184. Last week, Public Works was also silent on details of another case involving forensic accounting. Government accounts published on Thursday showed a department employee had embezzled $3.45 million from Public Works office in Koblenz, Germany. Even though the employee was convicted and jailed in Germany, Public Works will not name him or give any details of the crime (Ottawa Citizen, October 4, 2005)
185. The federal government inadvertently revealed yesterday that it is conducting a large-scale forensic accounting probe into "possibly criminal matters" when it published details of a contract intended for a Quebec accounting firm. The notice awarding a $2-million contract for forensic accounting services was published on the government's tendering website, MERX. It gave notice that Consulting and Audit Canada was planning to award the sole-source contract to Leclerc Juricomptable, a Quebec City firm specializing in forensic work and litigation support. The contract award notice said the work had to be sole-sourced to Leclerc because it is "not in the public interest to jeopardize the current investment in the investigation or to significantly increase the risk to a successful completion of the investigation into possibly criminal matters." A spokesman for the Department of PublicWorks and Government Services said yesterday that the notice was published "prematurely" and would be withdrawn last night. He could not say, however, what is under investigation, but said the contract was not tied to another scandal that has kept Quebec forensic accountants busy over the past years. "It's not related to sponsorship or Gomery, that I can tell you," said spokesman Pierre Teotonio (Ottawa Citizen, October 4, 2005). It was subsequently revealed that the department involved was CIDA (CP Wire, October 4, 2005)
186. Questions about campaign funds from Raymond Chan’s campaign going to his companies (Vancouver Sun, October 7, 2005)
187. Questions about a possible conflict-of-interest between Chan’s activities as minister on behalf of possible business associates (Vancouver Sun, October 7, 2005)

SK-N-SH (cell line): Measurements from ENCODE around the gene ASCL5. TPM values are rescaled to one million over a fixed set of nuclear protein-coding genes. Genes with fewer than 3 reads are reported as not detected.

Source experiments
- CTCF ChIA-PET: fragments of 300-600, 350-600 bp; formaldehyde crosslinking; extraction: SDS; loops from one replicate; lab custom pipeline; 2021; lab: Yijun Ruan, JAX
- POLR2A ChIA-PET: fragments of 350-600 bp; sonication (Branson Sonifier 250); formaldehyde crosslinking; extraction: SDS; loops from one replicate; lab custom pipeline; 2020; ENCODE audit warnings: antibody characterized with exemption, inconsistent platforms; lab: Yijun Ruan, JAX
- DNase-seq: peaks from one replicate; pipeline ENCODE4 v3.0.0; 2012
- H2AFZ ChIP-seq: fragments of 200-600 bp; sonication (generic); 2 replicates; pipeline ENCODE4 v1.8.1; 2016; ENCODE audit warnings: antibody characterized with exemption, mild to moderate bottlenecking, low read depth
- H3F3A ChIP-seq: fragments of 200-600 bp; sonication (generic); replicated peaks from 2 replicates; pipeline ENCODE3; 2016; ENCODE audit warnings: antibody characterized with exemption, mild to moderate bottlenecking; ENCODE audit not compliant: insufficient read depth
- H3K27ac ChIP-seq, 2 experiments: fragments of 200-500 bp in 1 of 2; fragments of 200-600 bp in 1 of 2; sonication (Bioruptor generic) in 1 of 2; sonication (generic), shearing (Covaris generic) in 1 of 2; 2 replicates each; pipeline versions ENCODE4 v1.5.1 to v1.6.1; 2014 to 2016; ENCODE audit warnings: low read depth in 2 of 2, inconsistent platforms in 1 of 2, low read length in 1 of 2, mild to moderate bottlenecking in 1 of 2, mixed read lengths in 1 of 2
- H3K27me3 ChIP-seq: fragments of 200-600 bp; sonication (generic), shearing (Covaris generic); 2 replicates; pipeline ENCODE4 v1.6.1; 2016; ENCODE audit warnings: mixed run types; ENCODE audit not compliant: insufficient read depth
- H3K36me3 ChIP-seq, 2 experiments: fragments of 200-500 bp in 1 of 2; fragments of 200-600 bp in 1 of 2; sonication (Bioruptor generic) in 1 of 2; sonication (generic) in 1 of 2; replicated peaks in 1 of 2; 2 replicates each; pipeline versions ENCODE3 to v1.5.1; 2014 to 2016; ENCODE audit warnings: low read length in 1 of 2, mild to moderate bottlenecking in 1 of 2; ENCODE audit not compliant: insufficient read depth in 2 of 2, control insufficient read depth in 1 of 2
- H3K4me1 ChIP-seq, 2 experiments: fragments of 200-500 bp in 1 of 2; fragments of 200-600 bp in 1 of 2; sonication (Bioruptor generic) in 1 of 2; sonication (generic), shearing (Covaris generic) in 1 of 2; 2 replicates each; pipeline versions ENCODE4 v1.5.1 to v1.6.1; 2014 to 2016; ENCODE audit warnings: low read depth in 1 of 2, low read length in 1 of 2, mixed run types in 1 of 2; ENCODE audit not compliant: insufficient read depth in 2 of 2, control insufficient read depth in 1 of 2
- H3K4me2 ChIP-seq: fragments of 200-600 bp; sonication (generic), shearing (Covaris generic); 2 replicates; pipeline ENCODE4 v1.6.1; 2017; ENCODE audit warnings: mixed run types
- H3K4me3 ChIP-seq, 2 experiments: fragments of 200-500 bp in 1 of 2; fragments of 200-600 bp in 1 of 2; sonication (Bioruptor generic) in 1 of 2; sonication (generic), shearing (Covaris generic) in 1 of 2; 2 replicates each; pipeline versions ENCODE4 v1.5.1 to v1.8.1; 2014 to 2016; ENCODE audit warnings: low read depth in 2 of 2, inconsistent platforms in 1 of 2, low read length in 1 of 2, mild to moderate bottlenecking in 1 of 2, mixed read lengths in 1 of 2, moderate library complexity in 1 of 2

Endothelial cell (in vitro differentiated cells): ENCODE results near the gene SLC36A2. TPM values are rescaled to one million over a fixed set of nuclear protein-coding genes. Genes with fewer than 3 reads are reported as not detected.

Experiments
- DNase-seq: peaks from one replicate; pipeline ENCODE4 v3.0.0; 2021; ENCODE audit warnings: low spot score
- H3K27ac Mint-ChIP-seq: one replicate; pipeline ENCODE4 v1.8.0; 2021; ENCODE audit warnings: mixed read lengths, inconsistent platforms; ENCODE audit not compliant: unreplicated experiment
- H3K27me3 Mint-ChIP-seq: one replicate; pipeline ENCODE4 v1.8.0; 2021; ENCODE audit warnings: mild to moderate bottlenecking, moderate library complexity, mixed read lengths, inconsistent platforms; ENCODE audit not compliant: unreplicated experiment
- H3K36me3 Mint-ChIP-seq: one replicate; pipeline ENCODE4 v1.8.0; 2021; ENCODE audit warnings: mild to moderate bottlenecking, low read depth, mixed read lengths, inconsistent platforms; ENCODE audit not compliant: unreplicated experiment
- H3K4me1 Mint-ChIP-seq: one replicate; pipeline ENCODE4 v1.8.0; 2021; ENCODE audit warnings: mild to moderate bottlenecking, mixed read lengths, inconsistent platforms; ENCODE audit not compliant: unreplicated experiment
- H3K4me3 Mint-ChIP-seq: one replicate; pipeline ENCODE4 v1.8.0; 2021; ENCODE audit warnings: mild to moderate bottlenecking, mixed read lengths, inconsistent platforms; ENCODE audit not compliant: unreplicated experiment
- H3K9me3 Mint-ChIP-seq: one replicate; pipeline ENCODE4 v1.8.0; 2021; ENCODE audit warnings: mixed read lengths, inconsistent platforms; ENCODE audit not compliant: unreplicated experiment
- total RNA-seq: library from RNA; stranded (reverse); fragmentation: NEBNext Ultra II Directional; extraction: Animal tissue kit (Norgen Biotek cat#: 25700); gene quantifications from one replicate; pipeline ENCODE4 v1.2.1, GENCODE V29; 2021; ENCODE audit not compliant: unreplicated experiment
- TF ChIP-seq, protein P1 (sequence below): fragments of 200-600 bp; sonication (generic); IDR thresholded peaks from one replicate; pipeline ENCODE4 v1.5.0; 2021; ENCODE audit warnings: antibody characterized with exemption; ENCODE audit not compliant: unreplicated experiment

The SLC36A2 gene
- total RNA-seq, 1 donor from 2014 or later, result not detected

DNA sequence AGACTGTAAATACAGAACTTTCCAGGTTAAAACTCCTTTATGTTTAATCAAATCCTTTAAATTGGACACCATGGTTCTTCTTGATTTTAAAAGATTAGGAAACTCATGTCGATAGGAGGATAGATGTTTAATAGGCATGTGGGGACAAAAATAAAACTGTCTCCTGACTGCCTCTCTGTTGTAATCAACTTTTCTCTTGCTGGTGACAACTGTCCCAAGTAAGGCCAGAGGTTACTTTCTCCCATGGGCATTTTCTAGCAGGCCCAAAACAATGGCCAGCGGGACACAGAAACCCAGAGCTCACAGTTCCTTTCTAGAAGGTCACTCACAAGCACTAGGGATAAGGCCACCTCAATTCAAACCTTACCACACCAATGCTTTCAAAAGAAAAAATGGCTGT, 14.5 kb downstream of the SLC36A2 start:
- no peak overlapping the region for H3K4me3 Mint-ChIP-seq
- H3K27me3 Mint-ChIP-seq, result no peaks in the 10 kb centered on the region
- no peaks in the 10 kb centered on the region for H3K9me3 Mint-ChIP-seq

188. Questions about the report that Chan filed with the Ethics Commissioner (Vancouver Sun, October 7, 2005)
189. Government giving out contract that specifies no paper trail to be left in government offices (Vancouver Province, October 11, 2005)
190. Questionable travel expenses at the Department of Fisheries and Oceans (CP, October 16, 2005)
191. Two employees at DFO fired for making fraudulent travel claims (CP, The Province, October 18, 2005).
192. Lobbyist registrar Michael Nelson has launched investigations of four people for eight possible breaches of the ethics guidelines for lobbyists, the first such investigations ever launched under the code. (Globe and Mail, October 18, 2005)
193. According to media reports, the federal government has terminated two contracts with a consulting firm that used to be run by Liberal MP David Smith and now run by his wife, following a forensic audit of the contracting practices at a federal agency (Globe and Mail, October 19, 2005)
194. ATI requests by prisoners for information on prison system and guards, when information is actually disclosed
195. Liberal candidate Richard Mahoney lobbying for satellite radio company for a month before registering (Ottawa Citizen, October 19, 2005)